Surety / Bond Services
Murray, Santaquin, Spanish Fork

Our surety department works with clients to develop customized bond programs that fit each client's unique needs.

For many industries, bonds are an essential part of doing business. We have individuals with bond experience and important insurance company relationships who can work with you through the various contracts and bond types.

Surety / Bond Services

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What You Need to Know About Surety / Bond Services

For many industries, bonds are an essential part of doing business. We have individuals with bond experience and important insurance company relationships who can work with you through the various contracts and bond types.

Surety / Bond Services

Our surety department works with clients to develop customized bond programs that fit each client's unique needs. Surety companies are reviewed and evaluated for consistency in underwriting, capacity, ratings, stability, and rate economy. Clients are effectively represented to surety markets with assistance in bond request presentation, review of bond requests for appropriateness, and prompt, correct bond issuance.

A surety bond is a contract among at least three parties:

The Principal

The primary party who will be performing a contractual obligation

The Obligee

The party who is the recipient of the obligation

The Surety

Who assures that the principal's obligations will be performed

Types of Surety Bonds

  • Bid Bond

    Assures that the bid has been submitted in good faith and that the contractor will enter into the contract at the price bid and provide the required performance and payment bonds.

  • Performance Bond

    Protects the owner from financial loss should the contractor fail to perform the contract in accordance with its terms and conditions.

  • Payment Bond

    Assures that the contractor will pay specified subcontractors, laborers, and material suppliers on a project.

  • License & Permit Bond

    Assures financial remedy to injured parties and is often required by various public entities to guarantee compliance with codes and regulations.

  • Notary Bond

    Assures financial remedy to the public for state regulated duties of a Notary.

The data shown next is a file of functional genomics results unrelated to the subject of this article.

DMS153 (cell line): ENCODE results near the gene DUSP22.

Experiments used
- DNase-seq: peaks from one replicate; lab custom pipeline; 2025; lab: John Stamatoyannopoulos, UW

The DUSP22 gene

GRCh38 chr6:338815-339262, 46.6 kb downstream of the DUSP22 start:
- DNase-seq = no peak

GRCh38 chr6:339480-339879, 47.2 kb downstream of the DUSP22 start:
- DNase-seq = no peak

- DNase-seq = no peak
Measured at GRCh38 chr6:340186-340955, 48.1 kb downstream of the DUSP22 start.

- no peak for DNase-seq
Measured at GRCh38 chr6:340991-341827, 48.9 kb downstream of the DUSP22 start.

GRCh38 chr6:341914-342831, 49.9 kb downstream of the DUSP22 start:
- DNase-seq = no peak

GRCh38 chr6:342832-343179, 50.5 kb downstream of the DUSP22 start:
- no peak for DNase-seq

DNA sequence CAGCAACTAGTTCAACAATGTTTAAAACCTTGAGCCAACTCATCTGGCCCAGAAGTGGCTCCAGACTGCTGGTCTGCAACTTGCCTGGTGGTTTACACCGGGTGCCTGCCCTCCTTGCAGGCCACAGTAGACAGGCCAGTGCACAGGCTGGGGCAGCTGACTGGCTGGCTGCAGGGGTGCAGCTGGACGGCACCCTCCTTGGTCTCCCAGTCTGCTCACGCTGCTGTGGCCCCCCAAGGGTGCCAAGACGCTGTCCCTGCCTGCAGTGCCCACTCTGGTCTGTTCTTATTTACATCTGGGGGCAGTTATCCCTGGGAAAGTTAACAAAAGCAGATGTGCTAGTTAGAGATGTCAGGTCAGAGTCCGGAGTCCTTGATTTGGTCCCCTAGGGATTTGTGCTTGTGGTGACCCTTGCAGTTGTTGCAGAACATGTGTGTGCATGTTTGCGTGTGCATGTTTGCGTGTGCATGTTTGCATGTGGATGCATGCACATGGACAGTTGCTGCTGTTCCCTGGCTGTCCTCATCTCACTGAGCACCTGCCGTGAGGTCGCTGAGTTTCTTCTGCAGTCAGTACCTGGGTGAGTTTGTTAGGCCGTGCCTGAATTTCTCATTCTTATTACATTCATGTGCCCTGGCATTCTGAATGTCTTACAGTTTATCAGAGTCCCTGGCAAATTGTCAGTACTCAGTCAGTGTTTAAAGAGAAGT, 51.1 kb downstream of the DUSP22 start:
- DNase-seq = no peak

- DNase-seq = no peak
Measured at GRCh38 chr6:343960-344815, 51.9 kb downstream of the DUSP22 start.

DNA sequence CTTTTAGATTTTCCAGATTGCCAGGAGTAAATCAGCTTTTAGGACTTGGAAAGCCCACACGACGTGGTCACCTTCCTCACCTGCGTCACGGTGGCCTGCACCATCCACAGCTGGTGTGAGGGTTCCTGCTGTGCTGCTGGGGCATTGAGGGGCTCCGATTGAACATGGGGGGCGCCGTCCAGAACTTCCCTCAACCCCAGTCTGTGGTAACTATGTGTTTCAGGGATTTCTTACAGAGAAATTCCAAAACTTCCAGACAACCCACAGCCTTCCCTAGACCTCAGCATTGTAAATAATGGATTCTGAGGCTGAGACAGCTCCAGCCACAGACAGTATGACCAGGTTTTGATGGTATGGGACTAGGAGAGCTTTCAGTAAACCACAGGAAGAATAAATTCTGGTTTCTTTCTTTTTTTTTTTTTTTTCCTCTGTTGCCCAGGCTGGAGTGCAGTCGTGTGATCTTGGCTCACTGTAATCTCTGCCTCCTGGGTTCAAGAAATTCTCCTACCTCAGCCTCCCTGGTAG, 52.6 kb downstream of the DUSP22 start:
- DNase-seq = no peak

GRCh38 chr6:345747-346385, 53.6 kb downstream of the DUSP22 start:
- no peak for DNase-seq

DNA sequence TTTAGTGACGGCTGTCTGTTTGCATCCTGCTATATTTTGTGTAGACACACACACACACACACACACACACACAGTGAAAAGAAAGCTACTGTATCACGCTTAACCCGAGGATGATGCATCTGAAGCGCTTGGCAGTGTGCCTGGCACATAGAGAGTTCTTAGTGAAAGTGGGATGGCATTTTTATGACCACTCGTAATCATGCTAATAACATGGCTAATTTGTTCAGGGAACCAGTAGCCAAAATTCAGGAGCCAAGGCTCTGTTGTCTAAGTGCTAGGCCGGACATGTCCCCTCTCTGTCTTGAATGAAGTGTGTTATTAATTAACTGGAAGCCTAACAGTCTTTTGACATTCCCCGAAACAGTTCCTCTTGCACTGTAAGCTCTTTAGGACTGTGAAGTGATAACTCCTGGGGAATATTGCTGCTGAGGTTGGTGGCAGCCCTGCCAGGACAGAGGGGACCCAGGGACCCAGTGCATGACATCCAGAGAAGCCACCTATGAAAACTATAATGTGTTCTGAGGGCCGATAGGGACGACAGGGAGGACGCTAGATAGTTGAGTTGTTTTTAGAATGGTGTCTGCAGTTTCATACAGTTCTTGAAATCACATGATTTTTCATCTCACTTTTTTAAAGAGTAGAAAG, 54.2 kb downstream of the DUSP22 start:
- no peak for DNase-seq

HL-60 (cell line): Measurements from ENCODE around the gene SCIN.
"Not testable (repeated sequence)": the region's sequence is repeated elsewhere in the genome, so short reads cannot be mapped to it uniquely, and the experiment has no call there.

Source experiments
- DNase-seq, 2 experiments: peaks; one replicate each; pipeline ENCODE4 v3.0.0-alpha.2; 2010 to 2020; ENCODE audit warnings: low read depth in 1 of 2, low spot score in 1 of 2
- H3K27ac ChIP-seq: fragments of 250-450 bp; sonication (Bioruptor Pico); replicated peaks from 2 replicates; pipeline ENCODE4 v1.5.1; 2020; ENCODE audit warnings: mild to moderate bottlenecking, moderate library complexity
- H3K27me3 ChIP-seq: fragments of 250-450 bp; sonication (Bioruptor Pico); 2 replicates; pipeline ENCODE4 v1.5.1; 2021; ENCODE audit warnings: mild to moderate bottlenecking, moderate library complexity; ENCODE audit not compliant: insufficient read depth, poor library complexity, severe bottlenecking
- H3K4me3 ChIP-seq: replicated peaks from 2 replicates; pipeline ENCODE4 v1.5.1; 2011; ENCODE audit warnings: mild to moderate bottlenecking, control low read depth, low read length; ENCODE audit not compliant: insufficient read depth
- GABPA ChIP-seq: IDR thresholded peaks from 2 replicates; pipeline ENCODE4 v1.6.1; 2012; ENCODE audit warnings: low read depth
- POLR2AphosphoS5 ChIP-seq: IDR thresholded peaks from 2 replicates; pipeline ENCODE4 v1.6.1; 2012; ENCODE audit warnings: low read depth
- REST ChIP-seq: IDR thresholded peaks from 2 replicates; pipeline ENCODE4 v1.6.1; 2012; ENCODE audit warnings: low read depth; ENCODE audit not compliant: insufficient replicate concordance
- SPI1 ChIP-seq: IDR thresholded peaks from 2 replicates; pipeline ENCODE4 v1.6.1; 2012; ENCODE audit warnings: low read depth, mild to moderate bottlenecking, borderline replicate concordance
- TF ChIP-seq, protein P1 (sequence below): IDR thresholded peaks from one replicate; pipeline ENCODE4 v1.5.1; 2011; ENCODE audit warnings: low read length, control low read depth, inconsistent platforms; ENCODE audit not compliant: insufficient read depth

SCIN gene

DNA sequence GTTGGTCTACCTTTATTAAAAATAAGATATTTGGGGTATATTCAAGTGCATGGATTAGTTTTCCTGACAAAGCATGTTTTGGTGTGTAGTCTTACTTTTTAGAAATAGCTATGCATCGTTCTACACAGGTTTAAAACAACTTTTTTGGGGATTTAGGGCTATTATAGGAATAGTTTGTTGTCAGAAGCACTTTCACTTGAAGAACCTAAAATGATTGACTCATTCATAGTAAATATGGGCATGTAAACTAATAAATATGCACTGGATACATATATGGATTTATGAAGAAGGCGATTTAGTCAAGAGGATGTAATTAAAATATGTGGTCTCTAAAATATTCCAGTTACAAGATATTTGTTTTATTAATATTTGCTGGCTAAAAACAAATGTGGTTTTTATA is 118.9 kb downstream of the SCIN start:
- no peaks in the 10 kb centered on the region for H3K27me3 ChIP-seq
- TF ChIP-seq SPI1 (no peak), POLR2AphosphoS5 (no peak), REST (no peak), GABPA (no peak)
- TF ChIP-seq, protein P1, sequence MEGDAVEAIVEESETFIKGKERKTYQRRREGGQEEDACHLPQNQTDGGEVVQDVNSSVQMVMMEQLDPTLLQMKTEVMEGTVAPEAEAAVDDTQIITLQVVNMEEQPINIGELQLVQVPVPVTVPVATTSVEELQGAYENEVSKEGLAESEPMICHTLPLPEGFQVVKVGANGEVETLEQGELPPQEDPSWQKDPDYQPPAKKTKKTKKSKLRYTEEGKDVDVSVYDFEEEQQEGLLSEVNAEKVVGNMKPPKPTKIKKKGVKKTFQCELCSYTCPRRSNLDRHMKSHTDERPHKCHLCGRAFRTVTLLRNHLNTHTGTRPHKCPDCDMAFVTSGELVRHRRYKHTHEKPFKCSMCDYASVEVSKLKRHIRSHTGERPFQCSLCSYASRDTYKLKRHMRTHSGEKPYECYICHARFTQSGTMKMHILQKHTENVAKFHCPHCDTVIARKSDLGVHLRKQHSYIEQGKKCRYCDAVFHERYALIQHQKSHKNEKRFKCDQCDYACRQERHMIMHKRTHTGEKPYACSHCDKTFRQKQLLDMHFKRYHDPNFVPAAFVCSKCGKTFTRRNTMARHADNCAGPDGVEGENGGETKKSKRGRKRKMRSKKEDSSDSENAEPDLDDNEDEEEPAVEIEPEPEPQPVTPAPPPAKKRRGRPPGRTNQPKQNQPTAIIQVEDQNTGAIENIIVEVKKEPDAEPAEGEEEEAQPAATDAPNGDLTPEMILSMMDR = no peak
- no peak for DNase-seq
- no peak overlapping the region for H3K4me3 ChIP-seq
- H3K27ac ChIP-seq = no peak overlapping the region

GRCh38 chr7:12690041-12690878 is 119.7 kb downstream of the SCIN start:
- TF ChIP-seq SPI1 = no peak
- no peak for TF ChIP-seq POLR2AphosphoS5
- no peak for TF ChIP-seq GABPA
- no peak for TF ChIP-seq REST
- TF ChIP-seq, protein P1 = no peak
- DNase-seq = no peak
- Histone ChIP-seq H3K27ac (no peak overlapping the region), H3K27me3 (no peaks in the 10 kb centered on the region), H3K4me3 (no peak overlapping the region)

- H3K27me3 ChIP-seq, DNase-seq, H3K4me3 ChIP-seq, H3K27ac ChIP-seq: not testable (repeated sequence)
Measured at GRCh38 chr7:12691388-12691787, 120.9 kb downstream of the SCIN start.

• Judicial Bond

    Guarantees obligations required in litigation in administrative hearings and civil courts.

  • And More

While there are only a handful of basic types of contract bonds, Leavitt Group can help with the multitude of other bonds and assurance your company might need.

Frequently Asked Questions

  • How do surety bonds work?

    The surety bond process begins when an obligee requires a principal to acquire a surety bond. By doing so, the principal can show the obligee they can fulfill the obligee’s project or requirement.

    For example, let’s say you own a construction company that’s working on a government-funded contract to build a road, and you are required to provide a surety bond. In this case, your company is the principal, and the government would be the obligee. A neutral third party, in this case, a surety bond company, would evaluate your business to determine whether your company would be able to complete the project as described in the contract.

  • What happens if I don't fulfill the contract?
    If your business is unable to meet all the contract requirements satisfactorily, then the surety company will step in to fulfill your obligations. After the surety fulfills the contract, your company as the principal is responsible for making the surety whole. The surety will look to you to reimburse the losses they incurred when fulfilling your obligation. Surety bonds are issued for a set term usually, one, two, or three years or are set up to last until the initial contract or statute is fulfilled. They can also be extended to allow for a maintenance period if problems arise or the principal did not satisfactorily meet the initial terms.